Before landing in Belgrade, Serbia to lift himself alone atop a monumental apex of American wrestling, freestyle wrestler Jordan Burroughs had been tuning the final few details of his craft on the red mats of the Penn wrestling center.
On Sept. 16, on those same mats he had practiced on through the summer, members of Penn wrestling gathered in front of two screens showing simultaneous broadcasts of the 2022 World Wrestling Championships in Serbia — awaiting the moment when a page in American wrestling history would bear an incredible feat signed only in Burroughs’ name.
“This is a historic day for the sport of wrestling, and particularly for American wrestling,” sophomore wrestler Cole Spencer said, as he watched the competition advance through bronze-medal matches ahead of Burroughs’ attempt at gold.
A now seven-time gold medalist in Olympic or World championships competition, Burroughs has been a part of PRTC Wrestling — Pennsylvania Regional Training Center, which practices out of Penn’s wrestling facilities. Having been with PRTC so far for just over one year, this world title is the second he has claimed while training at Penn.
Roger Reina, who has been continuing his lifelong connection to Penn as the head coach of the wrestling program, has also been bridging the relationship between PRTC and Penn.
“We’re one community. The PRTC is a separate nonprofit, but we work symbiotically. As organizations, we support each other,” Reina said. “The Olympic-level guys support our college guys. They come and support our meets, and they provide mentorship and leadership to our undergraduates, and they’re also training partners.”
Burroughs has thus been sharing the mats with members of Penn wrestling — a team returning 11 of its NCAA Championships competitors for its upcoming season.
“We were super excited that he’s been here wrestling with us all summer, and his leadership has really had an impact on us as well,” Spencer said.
On Friday, as the sunny afternoon peered through the windows of the Penn wrestling center, attention was aimed toward two screens showing the live scenes of the Belgrade evening. World-class wrestlers each took the stage on the distinct orange circle of the mat through the preceding schedules, but the gold-medal match between Burroughs and Mohammad Nokhodi of Iran was the clear center attraction.
Also present in Philadelphia to watch along with Penn wrestling was Mark Hall, PRTC wrestler, former NCAA champion, and one of the most accomplished wrestlers to come out of Minnesota.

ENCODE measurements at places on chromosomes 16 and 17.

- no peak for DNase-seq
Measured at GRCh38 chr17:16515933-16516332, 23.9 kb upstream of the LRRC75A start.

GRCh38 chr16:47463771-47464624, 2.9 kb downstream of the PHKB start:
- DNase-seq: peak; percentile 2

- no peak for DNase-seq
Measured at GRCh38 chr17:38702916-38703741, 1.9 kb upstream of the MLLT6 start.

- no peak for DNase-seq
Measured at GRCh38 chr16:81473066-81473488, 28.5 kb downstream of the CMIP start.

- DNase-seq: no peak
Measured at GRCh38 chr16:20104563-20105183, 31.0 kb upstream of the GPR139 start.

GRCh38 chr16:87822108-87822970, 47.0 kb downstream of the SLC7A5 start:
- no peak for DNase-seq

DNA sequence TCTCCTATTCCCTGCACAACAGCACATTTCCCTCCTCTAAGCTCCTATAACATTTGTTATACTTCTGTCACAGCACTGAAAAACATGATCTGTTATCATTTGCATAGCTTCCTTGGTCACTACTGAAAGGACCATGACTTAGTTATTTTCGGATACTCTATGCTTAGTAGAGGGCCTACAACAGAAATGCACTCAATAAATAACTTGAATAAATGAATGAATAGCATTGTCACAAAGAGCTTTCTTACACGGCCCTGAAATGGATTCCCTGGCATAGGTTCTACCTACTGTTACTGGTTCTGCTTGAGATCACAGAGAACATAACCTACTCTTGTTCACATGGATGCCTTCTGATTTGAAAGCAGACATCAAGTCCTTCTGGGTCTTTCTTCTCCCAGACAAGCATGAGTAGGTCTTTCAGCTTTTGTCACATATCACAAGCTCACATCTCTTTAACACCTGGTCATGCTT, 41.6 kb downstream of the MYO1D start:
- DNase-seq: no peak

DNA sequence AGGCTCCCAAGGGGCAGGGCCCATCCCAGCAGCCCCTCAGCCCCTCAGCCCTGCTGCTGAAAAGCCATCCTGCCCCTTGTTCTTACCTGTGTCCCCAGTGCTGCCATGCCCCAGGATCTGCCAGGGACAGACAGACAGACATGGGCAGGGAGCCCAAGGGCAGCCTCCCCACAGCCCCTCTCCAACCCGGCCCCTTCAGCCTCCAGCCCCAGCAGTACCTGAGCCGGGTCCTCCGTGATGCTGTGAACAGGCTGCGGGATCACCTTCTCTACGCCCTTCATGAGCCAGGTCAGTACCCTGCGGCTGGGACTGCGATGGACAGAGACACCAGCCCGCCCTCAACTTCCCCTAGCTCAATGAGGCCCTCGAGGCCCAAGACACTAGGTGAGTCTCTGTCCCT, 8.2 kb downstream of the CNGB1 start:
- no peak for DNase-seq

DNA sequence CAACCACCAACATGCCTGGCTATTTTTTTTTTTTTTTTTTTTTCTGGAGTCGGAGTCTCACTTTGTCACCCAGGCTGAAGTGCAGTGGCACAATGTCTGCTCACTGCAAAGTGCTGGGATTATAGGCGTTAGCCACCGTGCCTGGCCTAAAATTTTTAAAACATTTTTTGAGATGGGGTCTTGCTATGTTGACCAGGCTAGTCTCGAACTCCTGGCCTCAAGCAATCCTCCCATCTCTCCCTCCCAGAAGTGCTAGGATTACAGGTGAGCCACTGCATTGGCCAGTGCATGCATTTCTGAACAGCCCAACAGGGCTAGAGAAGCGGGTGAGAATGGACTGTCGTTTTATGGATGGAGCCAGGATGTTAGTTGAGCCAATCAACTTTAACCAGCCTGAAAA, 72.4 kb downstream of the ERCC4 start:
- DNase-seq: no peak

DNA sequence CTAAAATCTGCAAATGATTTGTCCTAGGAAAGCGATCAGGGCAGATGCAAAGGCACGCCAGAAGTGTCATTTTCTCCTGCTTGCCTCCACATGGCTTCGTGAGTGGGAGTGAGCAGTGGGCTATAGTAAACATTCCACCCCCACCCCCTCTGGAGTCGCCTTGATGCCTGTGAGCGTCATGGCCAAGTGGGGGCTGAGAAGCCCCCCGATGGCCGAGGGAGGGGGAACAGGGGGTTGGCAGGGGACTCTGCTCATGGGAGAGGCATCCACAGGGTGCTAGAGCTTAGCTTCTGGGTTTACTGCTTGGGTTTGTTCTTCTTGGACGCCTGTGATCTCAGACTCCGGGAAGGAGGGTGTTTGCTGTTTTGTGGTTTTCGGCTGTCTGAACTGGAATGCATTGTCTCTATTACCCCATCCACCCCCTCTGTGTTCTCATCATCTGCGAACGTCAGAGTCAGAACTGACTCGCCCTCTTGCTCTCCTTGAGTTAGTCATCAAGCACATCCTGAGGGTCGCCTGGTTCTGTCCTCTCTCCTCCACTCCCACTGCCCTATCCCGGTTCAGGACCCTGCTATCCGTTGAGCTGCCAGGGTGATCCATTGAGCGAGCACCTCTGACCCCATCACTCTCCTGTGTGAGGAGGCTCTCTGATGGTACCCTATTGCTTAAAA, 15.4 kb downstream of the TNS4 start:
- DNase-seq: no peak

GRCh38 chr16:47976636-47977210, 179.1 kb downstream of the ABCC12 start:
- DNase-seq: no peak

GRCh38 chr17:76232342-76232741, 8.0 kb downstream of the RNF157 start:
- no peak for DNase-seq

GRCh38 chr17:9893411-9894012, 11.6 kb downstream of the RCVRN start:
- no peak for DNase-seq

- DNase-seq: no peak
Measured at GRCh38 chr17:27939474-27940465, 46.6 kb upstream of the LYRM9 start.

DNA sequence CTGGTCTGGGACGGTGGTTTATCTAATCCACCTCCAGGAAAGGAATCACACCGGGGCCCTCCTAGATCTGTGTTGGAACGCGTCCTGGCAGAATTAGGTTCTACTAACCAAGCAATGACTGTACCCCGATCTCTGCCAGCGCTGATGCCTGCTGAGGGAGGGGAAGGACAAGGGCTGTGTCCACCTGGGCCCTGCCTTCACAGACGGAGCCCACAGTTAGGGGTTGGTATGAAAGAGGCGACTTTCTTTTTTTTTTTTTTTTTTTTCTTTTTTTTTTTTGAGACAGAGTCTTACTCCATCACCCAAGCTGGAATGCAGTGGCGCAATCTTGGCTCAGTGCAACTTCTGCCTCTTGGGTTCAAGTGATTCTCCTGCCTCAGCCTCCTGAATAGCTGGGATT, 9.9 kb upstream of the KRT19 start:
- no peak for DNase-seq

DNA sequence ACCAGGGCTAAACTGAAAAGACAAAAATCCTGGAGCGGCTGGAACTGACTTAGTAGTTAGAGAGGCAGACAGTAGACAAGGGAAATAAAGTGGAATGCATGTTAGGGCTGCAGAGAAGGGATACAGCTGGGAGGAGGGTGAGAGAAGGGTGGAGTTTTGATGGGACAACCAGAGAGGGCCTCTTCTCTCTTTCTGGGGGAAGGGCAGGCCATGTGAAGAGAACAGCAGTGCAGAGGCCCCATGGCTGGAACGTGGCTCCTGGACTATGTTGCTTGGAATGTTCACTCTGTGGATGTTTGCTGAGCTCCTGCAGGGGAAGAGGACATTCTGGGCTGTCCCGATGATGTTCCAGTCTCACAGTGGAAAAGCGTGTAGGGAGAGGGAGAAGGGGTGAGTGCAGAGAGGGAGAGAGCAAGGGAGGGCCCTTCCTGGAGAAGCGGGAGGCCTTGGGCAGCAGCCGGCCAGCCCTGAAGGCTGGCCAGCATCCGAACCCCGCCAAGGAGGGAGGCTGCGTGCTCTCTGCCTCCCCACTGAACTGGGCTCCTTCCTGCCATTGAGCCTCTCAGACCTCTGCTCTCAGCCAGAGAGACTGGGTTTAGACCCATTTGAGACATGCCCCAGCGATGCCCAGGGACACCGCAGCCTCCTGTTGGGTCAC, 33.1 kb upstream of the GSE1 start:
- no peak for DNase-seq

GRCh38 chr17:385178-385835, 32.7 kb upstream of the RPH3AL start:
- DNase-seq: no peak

But another PRTC coach would witness Burroughs’ moment in history from just beside the mat in Belgrade.
Brandon Slay, a 1998 Wharton graduate, Olympic gold medalist in 2000, and executive director of PRTC, instead made his appearance through the TV screens. As the finals competitors faced off inside the orange circle, Slay was right behind the mat, wearing a visor of focus just as intense as Burroughs’.
“It was just a very, very passionate moment,” Slay said following the match, having stepped outside from the restaurant where Burroughs, his family, and the team had been celebrating. “Many people deeply cared. Jordan deeply cared about performing at his highest level. I deeply cared for him as his coach. I deeply cared for Team USA.”
To the infrequent watcher, wrestling matches feel deceptively brief. Burroughs’ swift movements on his feet were no less precise than ballet, but his signature blast double could catch even seasoned supporters off guard. Penn wrestling kept close watch at every move, even through the frequent pauses of a broadcast signaled from almost five thousand miles away.
“We foster an environment to aim big in the sport of wrestling with no limits. And so having Jordan represent that at the pinnacle of the World Championships is just tremendously inspiring,” Reina said. “And at the same time, he shares a locker in our locker room. It makes it attainable. He’s here with us every day.”
A moment in history doesn’t take very long to be written. The match concluded as Nokhodi trudged toward the center of the mat where Burroughs awaited in stance. Nokhodi was clearly exhausted as the clock showed only one second remaining. On the other hand, Burroughs seemed like he could battle another match and still have strength to spare.
"Making history is a big thing," Slay said. "The key to this was, though, is not talking about it all the time. We rarely ever brought it up. It was more of, [Burroughs] knew that the task was at hand. We knew that that's what he wanted to accomplish."
After the victory, Burroughs carried the American flag in celebration for having just lifted himself above the tie with John Smith and Adeline Gray for most world titles. Burroughs had become the most decorated wrestler in American history.
"That big thing is not going to happen unless you take care of all the small things right," Slay said. "The fundamentals on the wrestling mat; those are all the small things, and if he focused on taking care of all the small things, then the big things will take care of themselves. And they did."